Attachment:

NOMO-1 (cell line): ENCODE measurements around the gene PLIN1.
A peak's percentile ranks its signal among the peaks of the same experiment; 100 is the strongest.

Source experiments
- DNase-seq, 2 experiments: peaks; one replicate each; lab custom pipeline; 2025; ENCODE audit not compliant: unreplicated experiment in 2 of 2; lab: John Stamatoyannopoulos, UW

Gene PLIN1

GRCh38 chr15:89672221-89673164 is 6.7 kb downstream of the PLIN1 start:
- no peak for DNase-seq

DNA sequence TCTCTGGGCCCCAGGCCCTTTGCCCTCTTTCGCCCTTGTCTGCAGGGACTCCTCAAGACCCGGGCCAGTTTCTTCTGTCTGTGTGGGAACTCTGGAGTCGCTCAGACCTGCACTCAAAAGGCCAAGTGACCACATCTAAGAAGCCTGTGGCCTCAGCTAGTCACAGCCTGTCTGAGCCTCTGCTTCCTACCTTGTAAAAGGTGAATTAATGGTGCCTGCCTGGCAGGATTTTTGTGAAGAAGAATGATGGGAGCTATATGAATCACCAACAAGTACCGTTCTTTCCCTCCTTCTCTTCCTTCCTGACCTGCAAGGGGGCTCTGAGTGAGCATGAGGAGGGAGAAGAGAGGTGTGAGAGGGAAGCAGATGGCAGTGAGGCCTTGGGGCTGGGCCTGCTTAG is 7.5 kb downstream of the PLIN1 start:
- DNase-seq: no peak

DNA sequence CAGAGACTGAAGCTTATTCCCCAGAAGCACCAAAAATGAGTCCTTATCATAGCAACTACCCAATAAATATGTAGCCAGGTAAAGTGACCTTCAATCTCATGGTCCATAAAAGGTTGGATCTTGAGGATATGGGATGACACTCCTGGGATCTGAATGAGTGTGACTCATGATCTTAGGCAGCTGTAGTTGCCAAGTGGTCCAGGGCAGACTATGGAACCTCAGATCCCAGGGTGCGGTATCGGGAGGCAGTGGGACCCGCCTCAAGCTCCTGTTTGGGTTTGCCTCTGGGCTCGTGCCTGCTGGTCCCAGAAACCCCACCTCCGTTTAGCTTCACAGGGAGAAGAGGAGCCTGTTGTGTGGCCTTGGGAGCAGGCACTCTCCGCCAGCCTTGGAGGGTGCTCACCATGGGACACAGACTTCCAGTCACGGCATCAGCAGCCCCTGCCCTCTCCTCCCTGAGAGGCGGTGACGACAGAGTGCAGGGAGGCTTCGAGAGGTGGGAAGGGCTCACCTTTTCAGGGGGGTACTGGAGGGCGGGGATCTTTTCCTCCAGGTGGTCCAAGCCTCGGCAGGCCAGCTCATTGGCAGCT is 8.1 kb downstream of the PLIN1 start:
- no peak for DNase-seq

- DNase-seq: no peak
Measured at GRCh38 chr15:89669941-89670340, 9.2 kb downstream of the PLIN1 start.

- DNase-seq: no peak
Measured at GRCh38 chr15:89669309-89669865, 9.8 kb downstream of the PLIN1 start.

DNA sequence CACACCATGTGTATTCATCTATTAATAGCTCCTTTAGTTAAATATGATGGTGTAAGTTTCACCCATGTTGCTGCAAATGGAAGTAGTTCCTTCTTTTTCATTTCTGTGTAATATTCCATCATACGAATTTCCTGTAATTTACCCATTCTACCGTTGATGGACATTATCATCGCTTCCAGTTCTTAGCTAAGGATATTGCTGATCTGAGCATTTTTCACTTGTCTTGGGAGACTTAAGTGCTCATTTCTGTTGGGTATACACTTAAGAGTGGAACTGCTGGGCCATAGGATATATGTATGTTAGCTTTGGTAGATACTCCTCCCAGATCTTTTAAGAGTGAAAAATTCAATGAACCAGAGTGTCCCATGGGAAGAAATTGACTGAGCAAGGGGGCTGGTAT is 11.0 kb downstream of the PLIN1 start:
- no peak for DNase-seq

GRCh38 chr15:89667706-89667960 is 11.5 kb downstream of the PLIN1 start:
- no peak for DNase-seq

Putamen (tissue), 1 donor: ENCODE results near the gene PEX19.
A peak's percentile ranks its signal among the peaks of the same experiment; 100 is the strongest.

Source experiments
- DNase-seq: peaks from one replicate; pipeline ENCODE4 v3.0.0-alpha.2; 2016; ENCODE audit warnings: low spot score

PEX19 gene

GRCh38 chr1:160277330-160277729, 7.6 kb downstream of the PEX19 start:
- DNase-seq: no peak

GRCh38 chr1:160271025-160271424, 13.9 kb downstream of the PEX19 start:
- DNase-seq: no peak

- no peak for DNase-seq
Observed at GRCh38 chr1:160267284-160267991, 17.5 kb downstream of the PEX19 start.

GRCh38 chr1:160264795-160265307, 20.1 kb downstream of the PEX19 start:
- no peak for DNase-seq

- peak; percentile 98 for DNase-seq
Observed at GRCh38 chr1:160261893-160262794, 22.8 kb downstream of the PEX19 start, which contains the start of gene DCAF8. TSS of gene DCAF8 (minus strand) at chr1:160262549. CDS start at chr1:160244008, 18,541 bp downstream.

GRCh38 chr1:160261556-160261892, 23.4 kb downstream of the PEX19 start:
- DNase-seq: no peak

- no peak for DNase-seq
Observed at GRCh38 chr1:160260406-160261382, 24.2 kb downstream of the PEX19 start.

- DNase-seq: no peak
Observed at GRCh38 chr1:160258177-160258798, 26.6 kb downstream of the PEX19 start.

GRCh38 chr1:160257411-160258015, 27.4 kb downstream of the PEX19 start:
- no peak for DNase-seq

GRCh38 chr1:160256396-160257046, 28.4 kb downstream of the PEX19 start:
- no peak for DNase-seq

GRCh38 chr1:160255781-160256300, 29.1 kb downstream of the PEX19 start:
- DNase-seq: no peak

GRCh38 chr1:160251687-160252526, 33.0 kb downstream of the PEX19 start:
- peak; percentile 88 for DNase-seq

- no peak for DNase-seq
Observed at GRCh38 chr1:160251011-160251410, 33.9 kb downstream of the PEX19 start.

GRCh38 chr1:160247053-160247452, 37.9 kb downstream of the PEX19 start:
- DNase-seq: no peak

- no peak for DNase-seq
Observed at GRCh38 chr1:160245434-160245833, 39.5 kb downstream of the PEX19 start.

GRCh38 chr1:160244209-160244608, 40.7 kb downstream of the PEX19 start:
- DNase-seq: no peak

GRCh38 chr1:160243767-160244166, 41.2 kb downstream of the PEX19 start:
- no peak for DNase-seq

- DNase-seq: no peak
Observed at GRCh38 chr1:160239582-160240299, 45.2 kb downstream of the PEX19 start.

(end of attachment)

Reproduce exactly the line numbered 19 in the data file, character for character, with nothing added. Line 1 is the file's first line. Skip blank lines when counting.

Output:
- no peak for DNase-seq